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Author Archives: profkelp

“Large-scale assessment, locally-developed measures, and automated scoring of essays: Fishing for red herrings?” by William Condon (from Assessing Writing 18 (2013); pages 100–108)

Rank: 0 (“Because these tests underrepresent the construct as it is understood by the writing community, such tests should not be used in writing assessment, whether for admissions, placement, formative, or achievement testing” (Condon 100).

Argument: The real problem is that what AES allows us to do (conveniently assess masses using one standard) is “too constraining” and “severely under-represent[s] the construct, writing, yet purport[s] to measure that construct effectively” (101). Basically, a 25 minute (or slightly more or less) assessment (scored by either human or machine) is not enough to produce a good assessment (101 and 103).

Assumptions: Machines can offer superficial feedback on things like grammar and syntax because they can count, but they are of no use until they can understand and assess content (102). Using them pervasively is unwise (102)

Points of interest:

  • We’re in danger of compromising what is a rich construct for the sake of profit. What is that going to do to our students?
  • Condon’s great validity table/chart is on page 104.
  • He suggests that placement should be non-vertical; that is, instead of sorting students into places on a curricular totem pole-like spectrum (with remedial at the bottom, traditional in the middle, and honors at the top), Condon advocates a system where we adhere more to a traditional curriculum, and give remedial students supplemental work and help (106).
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Posted by on November 14, 2013 in Uncategorized

 

“Writeplacer Plus in Place: An Exploratory Case Study” by Anne Herrington and Charles Moran (from Machine Scoring of Student Essays: Truth and Consequences, pages 114-127)

Rank: 2-3 (Herrington and Moran are suspicious enough to be opposed to the decision to implement Writeplacer, but they do see its upsides (cost/efficiency).

Argument: The researchers are convinced of Writeplacer’s cost-effectiveness as a placement exam scorer (or, at least, they see how it is a cheaper and more efficient method than hand-scoring), but they are troubled by the removal of human assessors for multiple reasons.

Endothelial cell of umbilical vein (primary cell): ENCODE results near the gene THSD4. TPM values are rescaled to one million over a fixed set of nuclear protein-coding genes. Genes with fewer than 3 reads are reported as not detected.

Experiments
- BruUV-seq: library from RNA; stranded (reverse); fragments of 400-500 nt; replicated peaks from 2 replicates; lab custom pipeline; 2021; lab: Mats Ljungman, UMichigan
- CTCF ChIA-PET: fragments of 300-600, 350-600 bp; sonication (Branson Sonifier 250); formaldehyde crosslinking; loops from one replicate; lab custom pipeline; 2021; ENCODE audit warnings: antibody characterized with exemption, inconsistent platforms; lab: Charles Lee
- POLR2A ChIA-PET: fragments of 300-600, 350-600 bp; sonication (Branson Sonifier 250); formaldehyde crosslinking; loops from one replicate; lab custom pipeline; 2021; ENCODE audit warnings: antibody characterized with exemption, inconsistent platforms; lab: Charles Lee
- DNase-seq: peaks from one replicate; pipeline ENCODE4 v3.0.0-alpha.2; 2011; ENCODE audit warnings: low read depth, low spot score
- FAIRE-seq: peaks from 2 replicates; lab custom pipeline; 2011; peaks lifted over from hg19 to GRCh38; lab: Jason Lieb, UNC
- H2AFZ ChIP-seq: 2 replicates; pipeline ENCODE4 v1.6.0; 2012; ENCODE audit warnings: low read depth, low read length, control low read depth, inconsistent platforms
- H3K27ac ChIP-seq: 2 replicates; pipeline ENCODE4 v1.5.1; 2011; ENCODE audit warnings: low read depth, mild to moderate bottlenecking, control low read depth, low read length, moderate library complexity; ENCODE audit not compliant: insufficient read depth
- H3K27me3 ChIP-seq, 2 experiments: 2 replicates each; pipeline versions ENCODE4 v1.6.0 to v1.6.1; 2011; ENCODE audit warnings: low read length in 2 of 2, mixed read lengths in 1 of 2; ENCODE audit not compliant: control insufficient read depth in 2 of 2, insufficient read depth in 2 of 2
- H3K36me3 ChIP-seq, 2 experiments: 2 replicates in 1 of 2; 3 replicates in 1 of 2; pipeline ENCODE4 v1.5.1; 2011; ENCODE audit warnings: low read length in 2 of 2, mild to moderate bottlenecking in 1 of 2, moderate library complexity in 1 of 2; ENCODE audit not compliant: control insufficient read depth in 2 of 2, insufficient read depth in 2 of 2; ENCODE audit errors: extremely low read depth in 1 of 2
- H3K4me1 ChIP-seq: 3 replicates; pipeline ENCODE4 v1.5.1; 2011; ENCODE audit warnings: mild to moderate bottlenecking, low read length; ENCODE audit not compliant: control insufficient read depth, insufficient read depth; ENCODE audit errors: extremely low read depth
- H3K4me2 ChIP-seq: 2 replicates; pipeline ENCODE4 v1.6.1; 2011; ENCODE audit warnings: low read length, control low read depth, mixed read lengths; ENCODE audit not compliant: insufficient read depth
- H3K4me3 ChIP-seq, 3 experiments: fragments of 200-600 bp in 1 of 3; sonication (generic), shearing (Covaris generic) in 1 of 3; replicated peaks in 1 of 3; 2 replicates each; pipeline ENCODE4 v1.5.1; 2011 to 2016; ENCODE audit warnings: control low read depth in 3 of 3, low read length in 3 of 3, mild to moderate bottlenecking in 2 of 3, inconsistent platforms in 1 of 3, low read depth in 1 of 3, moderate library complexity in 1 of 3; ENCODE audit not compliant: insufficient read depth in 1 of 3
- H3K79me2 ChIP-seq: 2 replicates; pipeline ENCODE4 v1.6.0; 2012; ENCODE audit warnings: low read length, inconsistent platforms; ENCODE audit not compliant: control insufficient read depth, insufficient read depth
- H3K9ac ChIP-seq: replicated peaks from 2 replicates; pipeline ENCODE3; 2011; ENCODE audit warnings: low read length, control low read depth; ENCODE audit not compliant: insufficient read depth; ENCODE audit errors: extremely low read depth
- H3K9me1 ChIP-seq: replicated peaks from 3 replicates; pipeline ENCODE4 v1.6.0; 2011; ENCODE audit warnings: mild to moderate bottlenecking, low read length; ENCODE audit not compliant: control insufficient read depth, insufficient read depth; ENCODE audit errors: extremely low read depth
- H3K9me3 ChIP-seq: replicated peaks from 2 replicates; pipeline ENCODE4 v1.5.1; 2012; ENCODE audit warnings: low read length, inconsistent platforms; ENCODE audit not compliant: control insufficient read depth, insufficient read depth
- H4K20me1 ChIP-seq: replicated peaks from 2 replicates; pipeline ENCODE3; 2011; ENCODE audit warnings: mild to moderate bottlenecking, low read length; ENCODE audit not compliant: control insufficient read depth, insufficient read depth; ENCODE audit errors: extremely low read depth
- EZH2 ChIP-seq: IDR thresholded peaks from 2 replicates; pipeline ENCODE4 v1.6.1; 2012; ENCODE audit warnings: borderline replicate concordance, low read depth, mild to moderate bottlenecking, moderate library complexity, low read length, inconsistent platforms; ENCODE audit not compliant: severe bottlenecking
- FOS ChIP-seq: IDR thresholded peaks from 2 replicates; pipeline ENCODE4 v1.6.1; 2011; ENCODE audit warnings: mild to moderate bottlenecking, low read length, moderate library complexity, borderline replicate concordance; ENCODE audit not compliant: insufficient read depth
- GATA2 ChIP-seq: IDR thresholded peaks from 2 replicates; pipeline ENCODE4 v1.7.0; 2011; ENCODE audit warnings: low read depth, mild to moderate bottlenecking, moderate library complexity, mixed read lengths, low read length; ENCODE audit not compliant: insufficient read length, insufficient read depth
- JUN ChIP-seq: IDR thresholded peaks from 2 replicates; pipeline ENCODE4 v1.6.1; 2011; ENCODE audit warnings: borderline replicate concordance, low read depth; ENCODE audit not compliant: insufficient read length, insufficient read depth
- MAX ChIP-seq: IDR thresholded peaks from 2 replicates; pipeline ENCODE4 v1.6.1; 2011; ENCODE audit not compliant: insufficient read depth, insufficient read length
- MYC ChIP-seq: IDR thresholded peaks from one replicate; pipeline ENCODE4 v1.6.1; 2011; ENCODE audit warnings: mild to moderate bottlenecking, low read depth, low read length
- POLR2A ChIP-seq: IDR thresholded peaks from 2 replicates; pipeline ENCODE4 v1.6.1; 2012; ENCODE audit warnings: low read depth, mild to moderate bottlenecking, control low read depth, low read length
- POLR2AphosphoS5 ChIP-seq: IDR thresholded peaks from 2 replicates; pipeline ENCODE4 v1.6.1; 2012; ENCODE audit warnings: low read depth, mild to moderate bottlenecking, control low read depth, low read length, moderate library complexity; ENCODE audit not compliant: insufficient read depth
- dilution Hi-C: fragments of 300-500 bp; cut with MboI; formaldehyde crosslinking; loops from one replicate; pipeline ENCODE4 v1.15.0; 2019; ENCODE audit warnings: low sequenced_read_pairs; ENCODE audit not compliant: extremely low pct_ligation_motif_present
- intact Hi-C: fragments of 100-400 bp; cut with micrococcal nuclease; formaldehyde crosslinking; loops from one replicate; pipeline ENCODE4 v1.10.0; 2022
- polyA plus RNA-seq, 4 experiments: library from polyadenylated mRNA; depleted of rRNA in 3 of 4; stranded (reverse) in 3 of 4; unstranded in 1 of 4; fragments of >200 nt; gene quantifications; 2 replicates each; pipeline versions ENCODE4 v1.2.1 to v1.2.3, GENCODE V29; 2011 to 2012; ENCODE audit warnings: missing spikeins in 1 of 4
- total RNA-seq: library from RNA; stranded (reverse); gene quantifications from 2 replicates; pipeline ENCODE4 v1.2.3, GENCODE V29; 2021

Assumptions: This is an interview-based case study of the implementation of Writeplacer Plus (as an entrance-level sorting device for newly-registered students) at Valley College). The researchers interviewed administrators, teachers, and students about the use of Writeplacer. Writeplacer, in this situation, was used as a one-time test (meant to act as a filter), and so, the administrators see no problem using it as a filter (since it’s not functioning within the classroom itself).

Points of Interest: 

  • The core (and fascinating) problem that the researchers isolate is that the students are writing not to humans, but to computers (a problem that extends beyond this study to the greater realm of AES) (114). They wonder how knowledge of this different audience could affect students’ rhetorical practice.
  • Administrators and faculty have distinctly opposed opinions about Writeplacer (the former think of Writeplacer as a great “filter” (124); the latter are suspicious and don’t want to be blindsided (because when they were hand-scoring exams, they could get an idea of what kind of writing they would have to work with). Students were more likely to shift between those positive and negative poles of opinion. Overall, they were shocked (specifically, some approved, some disapproved, but all wanted actual human teachers in their courses).
  • No matter what, everyone involved (essentially) was in favor of keeping AES out of the actual classroom (even though Writeplacer Plus was justified by administrators as a one-time “filter”).